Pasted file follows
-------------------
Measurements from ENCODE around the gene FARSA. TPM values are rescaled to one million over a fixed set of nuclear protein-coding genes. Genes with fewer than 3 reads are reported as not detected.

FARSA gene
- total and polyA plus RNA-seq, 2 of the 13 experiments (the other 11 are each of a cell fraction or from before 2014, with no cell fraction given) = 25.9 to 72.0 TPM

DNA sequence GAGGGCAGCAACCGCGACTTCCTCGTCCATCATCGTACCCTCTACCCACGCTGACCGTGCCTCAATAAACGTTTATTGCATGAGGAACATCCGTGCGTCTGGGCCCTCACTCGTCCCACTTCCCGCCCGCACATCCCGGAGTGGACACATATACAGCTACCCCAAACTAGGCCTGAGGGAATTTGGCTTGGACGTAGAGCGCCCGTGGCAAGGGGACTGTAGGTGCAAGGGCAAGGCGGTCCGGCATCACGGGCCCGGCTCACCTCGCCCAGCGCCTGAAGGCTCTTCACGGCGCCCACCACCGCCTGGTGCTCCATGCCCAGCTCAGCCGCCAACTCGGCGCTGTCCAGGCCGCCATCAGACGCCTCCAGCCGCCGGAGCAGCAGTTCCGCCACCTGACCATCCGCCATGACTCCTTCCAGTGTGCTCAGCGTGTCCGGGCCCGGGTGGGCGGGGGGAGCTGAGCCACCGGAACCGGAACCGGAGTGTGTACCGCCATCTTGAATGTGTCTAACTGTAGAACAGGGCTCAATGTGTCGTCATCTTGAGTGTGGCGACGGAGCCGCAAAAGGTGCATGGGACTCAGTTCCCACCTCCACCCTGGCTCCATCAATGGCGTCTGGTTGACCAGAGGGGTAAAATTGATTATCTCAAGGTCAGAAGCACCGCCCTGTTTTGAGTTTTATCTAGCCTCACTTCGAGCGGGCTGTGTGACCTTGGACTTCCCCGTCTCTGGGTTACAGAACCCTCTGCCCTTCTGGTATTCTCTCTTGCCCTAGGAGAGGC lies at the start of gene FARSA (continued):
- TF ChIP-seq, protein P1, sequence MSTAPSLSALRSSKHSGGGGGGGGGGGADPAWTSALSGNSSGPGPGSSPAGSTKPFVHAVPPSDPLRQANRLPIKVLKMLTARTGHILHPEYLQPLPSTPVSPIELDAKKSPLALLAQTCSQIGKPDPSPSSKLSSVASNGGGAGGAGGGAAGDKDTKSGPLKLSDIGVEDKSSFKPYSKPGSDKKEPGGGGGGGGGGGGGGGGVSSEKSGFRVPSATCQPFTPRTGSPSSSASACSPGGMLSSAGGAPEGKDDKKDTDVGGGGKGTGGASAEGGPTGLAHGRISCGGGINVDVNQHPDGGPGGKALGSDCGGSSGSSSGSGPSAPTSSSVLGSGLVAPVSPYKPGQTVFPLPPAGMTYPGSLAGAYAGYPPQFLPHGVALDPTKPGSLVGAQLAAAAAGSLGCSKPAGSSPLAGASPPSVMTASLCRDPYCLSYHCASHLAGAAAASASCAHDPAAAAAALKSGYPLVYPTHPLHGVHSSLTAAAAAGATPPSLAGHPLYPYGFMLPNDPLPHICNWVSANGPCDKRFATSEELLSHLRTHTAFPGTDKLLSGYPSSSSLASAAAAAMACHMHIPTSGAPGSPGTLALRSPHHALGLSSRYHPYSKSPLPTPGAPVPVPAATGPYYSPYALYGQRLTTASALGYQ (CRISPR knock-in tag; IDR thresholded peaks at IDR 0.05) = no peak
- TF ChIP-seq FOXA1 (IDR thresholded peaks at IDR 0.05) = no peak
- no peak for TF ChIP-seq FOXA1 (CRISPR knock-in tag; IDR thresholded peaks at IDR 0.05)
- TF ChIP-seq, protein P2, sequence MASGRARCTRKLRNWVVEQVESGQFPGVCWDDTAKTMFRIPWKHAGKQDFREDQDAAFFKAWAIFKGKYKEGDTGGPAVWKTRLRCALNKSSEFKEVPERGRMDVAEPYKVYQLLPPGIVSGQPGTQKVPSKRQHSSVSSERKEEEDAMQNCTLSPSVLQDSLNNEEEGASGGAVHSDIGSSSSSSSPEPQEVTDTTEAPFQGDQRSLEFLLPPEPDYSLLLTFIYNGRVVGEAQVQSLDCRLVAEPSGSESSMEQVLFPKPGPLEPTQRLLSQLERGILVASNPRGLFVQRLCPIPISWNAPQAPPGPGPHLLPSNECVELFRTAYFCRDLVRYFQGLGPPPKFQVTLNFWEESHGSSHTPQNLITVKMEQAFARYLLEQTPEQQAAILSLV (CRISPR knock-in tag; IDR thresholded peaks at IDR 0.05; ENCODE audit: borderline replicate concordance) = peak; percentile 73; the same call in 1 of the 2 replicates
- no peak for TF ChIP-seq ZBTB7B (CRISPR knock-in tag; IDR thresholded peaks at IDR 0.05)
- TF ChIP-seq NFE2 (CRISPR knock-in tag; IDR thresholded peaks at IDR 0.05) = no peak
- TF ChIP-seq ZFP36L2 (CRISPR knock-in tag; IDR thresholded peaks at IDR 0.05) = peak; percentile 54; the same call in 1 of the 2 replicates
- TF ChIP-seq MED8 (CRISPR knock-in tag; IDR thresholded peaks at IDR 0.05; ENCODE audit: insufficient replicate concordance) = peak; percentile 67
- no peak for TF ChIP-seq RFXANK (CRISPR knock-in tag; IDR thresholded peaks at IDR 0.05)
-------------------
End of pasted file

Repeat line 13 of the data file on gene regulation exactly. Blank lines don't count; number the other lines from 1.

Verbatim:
- no peak for TF ChIP-seq RFXANK (CRISPR knock-in tag; IDR thresholded peaks at IDR 0.05)